Covid-19 Vaccine Effectiveness in New York State

Link to article at PubMed

N Engl J Med. 2021 Dec 1. doi: 10.1056/NEJMoa2116063. Online ahead of print.


BACKGROUND: Population-based data from the United States on the effectiveness of the three coronavirus disease 2019 (Covid-19) vaccines currently authorized by the Food and Drug Administration are limited. Whether declines in effectiveness are due to waning immunity, the B.1.617.2 (delta) variant of the severe acute respiratory syndrome coronavirus 2 (SARS-CoV-2), or other causes is unknown.

METHODS: We used data for 8,690,825 adults in New York State to assess the effectiveness of the BNT162b2, mRNA-1273, and Ad26.COV2.S vaccines against laboratory-confirmed Covid-19 and hospitalization with Covid-19 (i.e., Covid-19 diagnosed at or after admission). We compared cohorts defined according to vaccine product received, age, and month of full vaccination with age-specific unvaccinated cohorts by linking statewide testing, hospital, and vaccine registry databases. We assessed vaccine effectiveness against Covid-19 from May 1 through September 3, 2021, and against hospitalization with Covid-19 from May 1 through August 31, 2021.

RESULTS: There were 150,865 cases of Covid-19 and 14,477 hospitalizations with Covid-19. During the week of May 1, 2021, when the delta variant made up 1.8% of the circulating variants, the median vaccine effectiveness against Covid-19 was 91.3% (range, 84.1 to 97.0) for BNT162b2, 96.9% (range, 93.7 to 98.0) for mRNA-1273, and 86.6% (range, 77.8 to 89.7) for Ad26.COV2.S. Subsequently, effectiveness declined contemporaneously in all cohorts, from a median of 93.4% (range, 77.8 to 98.0) during the week of May 1 to a nadir of 73.5% (range, 13.8 to 90.0) around July 10, when the prevalence of the delta variant was 85.3%. By the week of August 28, when the prevalence of the delta variant was 99.6%, the effectiveness was 74.2% (range, 63.4 to 86.8). Effectiveness against hospitalization with Covid-19 among adults 18 to 64 years of age remained almost exclusively greater than 86%, with no apparent time trend. Effectiveness declined from May through August among persons 65 years of age or older who had received BNT162b2 (from 94.8 to 88.6%) or mRNA-1273 (from 97.1 to 93.7%). The effectiveness of Ad26.COV2.S was lower than that of the other vaccines, with no trend observed over time (range, 80.0 to 90.6%).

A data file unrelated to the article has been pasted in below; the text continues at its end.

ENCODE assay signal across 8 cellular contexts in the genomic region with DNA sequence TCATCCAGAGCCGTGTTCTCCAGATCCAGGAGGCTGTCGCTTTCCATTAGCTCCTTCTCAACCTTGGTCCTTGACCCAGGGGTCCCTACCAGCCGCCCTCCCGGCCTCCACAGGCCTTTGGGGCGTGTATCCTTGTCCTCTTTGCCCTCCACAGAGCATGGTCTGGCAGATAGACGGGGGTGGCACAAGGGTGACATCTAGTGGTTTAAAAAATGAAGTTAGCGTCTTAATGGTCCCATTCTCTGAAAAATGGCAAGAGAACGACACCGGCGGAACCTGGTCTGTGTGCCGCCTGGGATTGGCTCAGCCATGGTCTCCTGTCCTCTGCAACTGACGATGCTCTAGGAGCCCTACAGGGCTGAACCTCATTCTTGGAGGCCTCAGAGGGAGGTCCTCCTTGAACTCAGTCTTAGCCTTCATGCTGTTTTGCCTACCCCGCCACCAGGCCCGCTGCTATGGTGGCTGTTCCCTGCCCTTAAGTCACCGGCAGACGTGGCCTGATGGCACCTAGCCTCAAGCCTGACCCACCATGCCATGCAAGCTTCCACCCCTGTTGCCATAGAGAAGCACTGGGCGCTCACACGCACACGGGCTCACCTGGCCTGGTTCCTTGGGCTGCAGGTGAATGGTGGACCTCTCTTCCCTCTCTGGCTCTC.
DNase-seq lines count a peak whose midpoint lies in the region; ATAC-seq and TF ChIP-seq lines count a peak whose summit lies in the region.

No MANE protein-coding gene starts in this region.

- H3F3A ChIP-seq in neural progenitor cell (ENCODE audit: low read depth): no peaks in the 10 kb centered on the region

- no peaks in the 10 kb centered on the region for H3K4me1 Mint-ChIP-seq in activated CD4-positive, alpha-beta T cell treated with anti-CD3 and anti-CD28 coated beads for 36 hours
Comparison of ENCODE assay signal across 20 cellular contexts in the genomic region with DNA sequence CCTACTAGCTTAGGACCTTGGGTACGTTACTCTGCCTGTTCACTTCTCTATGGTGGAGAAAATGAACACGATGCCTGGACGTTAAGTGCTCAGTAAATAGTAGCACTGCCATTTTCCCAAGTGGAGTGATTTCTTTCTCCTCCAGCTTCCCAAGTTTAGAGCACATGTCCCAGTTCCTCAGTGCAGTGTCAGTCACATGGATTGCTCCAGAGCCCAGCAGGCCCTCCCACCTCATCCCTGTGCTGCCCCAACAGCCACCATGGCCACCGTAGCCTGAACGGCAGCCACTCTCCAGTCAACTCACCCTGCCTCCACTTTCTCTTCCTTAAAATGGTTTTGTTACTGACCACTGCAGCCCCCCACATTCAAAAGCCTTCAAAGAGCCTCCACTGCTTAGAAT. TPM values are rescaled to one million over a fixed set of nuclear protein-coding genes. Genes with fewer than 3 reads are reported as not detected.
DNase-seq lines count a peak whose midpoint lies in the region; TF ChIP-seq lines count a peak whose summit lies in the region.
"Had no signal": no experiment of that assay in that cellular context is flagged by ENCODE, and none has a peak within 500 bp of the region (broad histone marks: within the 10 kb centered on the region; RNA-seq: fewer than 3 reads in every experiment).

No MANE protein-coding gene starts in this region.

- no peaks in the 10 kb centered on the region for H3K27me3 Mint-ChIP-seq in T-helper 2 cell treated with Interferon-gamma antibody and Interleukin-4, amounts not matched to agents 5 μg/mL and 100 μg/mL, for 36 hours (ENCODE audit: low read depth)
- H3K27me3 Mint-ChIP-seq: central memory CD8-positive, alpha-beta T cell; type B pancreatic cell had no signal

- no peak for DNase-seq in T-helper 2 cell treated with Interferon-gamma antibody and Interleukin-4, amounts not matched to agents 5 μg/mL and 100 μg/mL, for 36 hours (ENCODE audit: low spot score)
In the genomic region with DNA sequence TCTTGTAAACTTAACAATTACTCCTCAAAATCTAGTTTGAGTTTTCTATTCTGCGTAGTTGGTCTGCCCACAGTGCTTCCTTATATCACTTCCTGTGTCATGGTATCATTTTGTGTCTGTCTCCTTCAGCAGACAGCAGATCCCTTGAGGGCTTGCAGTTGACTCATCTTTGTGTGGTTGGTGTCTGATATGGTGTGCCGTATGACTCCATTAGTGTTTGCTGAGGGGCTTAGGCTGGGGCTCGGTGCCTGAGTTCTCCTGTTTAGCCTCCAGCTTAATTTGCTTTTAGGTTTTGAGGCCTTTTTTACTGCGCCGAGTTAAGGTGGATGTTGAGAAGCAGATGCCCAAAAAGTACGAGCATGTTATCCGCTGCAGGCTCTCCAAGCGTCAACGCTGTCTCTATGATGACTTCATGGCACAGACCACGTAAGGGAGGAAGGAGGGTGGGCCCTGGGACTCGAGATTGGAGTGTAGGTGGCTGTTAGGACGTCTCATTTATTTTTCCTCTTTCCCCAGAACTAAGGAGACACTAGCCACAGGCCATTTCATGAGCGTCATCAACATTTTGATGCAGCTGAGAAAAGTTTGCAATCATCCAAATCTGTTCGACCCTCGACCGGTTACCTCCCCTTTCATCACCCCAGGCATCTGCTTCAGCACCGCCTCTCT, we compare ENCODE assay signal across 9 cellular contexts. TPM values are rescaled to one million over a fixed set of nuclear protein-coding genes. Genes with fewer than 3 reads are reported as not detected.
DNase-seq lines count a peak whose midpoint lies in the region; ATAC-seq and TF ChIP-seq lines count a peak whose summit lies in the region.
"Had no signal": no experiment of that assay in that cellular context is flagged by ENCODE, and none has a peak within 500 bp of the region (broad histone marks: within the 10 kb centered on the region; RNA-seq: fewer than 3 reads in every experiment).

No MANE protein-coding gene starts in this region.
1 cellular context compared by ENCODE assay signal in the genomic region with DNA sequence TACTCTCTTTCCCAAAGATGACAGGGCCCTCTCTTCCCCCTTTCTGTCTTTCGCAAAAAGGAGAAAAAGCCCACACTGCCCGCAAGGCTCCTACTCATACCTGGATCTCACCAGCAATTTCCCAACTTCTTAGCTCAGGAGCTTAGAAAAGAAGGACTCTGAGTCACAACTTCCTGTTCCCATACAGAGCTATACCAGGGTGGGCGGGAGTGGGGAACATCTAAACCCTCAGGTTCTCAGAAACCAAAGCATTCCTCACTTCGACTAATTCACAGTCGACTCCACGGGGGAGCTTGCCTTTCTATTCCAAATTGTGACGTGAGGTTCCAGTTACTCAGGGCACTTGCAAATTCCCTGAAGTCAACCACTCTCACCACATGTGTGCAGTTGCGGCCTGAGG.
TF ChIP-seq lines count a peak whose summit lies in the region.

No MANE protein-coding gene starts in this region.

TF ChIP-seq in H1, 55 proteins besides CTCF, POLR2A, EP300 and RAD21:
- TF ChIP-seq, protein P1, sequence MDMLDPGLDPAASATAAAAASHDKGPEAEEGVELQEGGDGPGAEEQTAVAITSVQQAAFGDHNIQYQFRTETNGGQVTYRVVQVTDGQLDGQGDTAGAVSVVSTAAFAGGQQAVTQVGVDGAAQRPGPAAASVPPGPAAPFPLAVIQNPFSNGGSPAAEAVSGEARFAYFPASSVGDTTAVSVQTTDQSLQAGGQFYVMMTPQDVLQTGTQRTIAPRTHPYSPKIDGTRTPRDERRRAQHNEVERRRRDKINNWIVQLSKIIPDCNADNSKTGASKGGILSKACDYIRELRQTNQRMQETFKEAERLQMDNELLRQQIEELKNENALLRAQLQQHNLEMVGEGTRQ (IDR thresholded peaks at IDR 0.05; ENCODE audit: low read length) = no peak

CONCLUSIONS: The effectiveness of the three vaccines against Covid-19 declined after the delta variant became predominant. The effectiveness against hospitalization remained high, with modest declines limited to BNT162b2 and mRNA-1273 recipients 65 years of age or older.

PMID:34942067 | DOI:10.1056/NEJMoa2116063

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